TBY talks to Ashok Oza, Managing Director, Saro Agro Industrial Ltd, on the sector.

Ashok Oza

How do you assess the trajectory of mechanization in Zambia?

In 2014, the funding options were limited, which had a detrimental effect on mechanization. In 2017, government financing institutions are providing funds particularly tailored to civil servants, which will boost the market. Traditional funding sources such as banks, particularly the National Savings and Credit Bank, have eased off on their terms, with lower interest rates and more relaxed conditions, and we hope that too will improve access to financing for many small and emerging companies. Zambia is fortunate with its abundant land, as well as neighbors, such as Angola and the DRC, which rely on imports.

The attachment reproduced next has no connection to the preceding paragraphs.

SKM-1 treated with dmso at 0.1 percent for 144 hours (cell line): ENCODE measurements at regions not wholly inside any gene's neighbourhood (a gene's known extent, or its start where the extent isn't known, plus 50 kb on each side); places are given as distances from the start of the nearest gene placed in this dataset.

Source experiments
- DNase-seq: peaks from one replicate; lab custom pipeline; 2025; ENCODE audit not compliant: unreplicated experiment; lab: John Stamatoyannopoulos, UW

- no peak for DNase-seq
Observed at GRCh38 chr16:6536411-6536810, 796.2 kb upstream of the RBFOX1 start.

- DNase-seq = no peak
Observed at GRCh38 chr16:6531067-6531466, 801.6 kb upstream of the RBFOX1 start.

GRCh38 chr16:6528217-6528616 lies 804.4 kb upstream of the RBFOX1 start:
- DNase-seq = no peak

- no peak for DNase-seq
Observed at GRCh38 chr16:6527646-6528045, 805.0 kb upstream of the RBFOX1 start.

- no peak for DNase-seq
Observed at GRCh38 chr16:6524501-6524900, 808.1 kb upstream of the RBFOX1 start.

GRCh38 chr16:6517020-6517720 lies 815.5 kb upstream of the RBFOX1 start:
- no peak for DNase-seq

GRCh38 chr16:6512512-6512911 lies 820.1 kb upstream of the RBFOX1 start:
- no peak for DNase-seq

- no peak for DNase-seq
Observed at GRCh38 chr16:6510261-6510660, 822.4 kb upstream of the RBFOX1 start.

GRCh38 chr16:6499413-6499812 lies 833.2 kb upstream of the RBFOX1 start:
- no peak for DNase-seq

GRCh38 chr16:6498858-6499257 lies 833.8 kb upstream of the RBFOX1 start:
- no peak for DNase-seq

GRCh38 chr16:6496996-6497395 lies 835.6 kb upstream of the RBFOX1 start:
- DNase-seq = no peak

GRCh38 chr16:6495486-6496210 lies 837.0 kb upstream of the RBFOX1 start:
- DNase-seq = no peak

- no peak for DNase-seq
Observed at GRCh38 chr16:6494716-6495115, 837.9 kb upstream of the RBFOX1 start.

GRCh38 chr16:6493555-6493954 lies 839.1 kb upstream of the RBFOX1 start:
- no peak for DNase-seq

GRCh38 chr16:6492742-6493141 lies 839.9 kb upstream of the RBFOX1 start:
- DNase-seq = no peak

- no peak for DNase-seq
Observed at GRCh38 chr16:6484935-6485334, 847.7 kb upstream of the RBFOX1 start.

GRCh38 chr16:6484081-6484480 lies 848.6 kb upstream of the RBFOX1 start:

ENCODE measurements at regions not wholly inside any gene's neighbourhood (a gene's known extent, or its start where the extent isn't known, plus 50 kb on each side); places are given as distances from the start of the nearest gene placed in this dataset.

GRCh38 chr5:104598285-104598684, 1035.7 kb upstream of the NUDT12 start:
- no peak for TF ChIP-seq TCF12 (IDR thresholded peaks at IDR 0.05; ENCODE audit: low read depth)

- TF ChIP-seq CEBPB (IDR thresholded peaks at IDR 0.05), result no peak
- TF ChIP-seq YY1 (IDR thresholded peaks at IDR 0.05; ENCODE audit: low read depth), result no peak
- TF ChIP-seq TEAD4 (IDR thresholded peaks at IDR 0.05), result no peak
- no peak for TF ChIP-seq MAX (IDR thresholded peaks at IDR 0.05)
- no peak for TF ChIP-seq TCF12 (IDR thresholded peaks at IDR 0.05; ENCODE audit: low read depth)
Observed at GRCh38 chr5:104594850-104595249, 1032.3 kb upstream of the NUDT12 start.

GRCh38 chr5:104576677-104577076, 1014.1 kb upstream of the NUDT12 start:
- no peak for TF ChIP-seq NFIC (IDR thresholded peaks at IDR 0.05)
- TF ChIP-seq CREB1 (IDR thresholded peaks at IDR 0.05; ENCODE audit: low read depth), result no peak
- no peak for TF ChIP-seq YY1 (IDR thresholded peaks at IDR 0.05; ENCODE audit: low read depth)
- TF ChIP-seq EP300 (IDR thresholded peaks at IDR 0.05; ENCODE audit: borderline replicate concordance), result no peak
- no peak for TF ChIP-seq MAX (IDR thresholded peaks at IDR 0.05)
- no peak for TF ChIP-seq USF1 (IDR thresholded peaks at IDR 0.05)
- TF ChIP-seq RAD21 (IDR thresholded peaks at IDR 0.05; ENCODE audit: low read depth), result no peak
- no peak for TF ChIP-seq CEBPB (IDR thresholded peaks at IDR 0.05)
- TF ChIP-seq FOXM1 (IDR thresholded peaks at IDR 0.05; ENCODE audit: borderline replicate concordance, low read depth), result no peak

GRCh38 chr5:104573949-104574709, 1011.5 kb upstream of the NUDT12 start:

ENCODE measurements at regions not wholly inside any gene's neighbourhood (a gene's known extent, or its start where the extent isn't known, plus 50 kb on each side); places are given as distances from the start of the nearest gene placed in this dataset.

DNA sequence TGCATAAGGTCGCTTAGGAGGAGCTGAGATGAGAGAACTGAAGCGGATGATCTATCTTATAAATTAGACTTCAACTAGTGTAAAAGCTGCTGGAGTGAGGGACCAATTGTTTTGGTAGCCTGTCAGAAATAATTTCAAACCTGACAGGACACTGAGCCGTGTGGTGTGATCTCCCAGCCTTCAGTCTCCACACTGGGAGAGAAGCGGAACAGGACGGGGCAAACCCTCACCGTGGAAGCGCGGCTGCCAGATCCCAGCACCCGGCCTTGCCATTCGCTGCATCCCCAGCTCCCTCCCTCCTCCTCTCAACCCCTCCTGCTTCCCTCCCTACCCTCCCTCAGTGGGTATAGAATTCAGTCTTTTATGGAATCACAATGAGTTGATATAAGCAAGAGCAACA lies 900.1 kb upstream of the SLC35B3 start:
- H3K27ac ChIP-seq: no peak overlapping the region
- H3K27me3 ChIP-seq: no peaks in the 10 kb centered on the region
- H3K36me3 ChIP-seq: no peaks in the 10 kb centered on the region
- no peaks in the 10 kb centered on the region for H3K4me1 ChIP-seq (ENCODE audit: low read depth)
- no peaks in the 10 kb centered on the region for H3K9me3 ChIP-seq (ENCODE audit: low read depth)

What measures would help insulate the agricultural sector in Zambia from external factors that reduce growth?

There is a limited amount that the government can do. It is in the process of constructing dams, which will mitigate future energy crises, and is an extremely positive development. It needs to improve extension services and also review its maize policy. Zambia's farming industry revolves around maize, encouraging exports to nearby countries. This will primarily impact the small-scale sector, since 60-70% of maize is grown by small-scale farmers, and could be a catalyst for growth.